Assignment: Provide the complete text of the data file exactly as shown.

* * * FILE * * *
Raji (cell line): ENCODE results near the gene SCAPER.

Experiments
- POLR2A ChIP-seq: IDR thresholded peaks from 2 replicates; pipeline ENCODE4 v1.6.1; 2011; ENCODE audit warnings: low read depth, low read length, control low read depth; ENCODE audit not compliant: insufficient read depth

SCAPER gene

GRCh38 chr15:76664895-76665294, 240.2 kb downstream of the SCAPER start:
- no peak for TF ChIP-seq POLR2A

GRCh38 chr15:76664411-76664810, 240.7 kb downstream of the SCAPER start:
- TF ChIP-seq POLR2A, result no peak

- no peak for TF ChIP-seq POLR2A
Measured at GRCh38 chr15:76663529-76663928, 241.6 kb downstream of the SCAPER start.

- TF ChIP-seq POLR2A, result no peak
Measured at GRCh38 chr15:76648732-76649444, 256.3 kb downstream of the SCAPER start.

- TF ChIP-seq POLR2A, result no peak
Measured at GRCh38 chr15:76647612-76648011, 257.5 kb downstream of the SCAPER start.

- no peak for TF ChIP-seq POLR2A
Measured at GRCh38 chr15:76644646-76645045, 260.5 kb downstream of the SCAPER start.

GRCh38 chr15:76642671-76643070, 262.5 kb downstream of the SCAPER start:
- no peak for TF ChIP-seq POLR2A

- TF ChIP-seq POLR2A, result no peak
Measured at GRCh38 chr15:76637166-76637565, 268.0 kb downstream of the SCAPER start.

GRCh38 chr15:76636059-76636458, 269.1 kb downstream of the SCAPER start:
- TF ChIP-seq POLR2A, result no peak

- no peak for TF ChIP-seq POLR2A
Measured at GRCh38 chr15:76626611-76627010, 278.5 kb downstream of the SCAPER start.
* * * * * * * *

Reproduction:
Raji (cell line): ENCODE results near the gene SCAPER.

Experiments
- POLR2A ChIP-seq: IDR thresholded peaks from 2 replicates; pipeline ENCODE4 v1.6.1; 2011; ENCODE audit warnings: low read depth, low read length, control low read depth; ENCODE audit not compliant: insufficient read depth

SCAPER gene

GRCh38 chr15:76664895-76665294, 240.2 kb downstream of the SCAPER start:
- no peak for TF ChIP-seq POLR2A

GRCh38 chr15:76664411-76664810, 240.7 kb downstream of the SCAPER start:
- TF ChIP-seq POLR2A, result no peak

- no peak for TF ChIP-seq POLR2A
Measured at GRCh38 chr15:76663529-76663928, 241.6 kb downstream of the SCAPER start.

- TF ChIP-seq POLR2A, result no peak
Measured at GRCh38 chr15:76648732-76649444, 256.3 kb downstream of the SCAPER start.

- TF ChIP-seq POLR2A, result no peak
Measured at GRCh38 chr15:76647612-76648011, 257.5 kb downstream of the SCAPER start.

- no peak for TF ChIP-seq POLR2A
Measured at GRCh38 chr15:76644646-76645045, 260.5 kb downstream of the SCAPER start.

GRCh38 chr15:76642671-76643070, 262.5 kb downstream of the SCAPER start:
- no peak for TF ChIP-seq POLR2A

- TF ChIP-seq POLR2A, result no peak
Measured at GRCh38 chr15:76637166-76637565, 268.0 kb downstream of the SCAPER start.

GRCh38 chr15:76636059-76636458, 269.1 kb downstream of the SCAPER start:
- TF ChIP-seq POLR2A, result no peak

- no peak for TF ChIP-seq POLR2A
Measured at GRCh38 chr15:76626611-76627010, 278.5 kb downstream of the SCAPER start.